Conversation Piece: “Mother Bears Pray for Earth Healing”

If you’re near the Campus Saint-Jean, take a moment to check out this stunning sculpture.

The green space on the Northeast corner of the University of Alberta’s Campus Saint-Jean is a great place for students and staff to come together to talk about classes, relax and collect their thoughts, or even just kill time. But, ever since the summer of 2017, thanks to a beautifully carved stone sculpture, it’s also become
a place for students to reflect on the impact their lives, and our species, have on the Earth.

Once he saw the mother bears in his imagination, artist Stewart Steinhauer says he knew he had to carve the piece, and he spent the next 13 months raising funds to buy enough granite, which is the only material he works with. After two public displays in British Columbia, “Mother Bears Pray For Earth Healing” found its home on the French campus’s grounds. For Steinhauer, who hails from Saddle Lake Cree Nation, all creations come from the Indigenous worldview that there is a mysterious creative force driving through everything — and occasionally, Steinhauer happens to get caught up in that creative energy and “inadvertently makes stuff.”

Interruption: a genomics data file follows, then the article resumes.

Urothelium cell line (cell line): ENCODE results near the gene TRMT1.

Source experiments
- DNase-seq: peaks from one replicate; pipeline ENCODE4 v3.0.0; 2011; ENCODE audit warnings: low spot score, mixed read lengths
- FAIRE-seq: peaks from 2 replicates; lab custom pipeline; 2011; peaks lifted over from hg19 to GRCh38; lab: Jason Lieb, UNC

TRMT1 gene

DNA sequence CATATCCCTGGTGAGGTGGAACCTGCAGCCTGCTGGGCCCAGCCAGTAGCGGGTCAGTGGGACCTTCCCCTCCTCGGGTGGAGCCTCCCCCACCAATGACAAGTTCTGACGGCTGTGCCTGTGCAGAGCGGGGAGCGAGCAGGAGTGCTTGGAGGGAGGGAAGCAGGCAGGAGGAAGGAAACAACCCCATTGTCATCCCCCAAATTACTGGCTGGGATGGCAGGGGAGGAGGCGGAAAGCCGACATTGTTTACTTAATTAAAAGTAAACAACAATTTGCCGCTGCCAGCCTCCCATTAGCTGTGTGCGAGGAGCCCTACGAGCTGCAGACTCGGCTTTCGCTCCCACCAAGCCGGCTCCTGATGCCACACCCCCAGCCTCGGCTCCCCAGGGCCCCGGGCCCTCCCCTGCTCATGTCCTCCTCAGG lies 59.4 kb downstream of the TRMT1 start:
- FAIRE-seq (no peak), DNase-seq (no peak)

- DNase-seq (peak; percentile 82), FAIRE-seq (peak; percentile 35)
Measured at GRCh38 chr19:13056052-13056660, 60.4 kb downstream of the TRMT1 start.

The material comes from somewhere less mysterious, but equally spiritual. “Granite is the primary stone that the skin of Mother Earth is made out of. That’s why I choose to work with granite,” he says. “In Cree culture, the rock under the soil is a spiritual entity, and it has a task to help humans with communication.”

The two, four-foot tall bears stand mounted on an 11-foot long bench, looking downward at the prayer-offering space where stressed-out students and passersby alike can calm down, clear their minds and even smudge, should they choose. At its core, the sculpture speaks to the notion that everyone belongs to the human family and must come together, with no exclusions, to focus on Mother Earth’s well-being. It’s based largely on teachings from the late Veronica Morin, a beloved member of the Saddle Lake Cree Nation and Enoch communities, who was a leader in keeping women’s teachings alive.

“I work primarily creating images of bears, but I’m not a wildlife carver,” Steinhauer says. “The bear that I’m carving is a spiritual being, like the Rock Grandfather. And you could say the Rock Grandfather has figured out a way to use me to combine these layers of spiritual beings.”

This article appears in the January 2019 issue of Avenue Edmonton.

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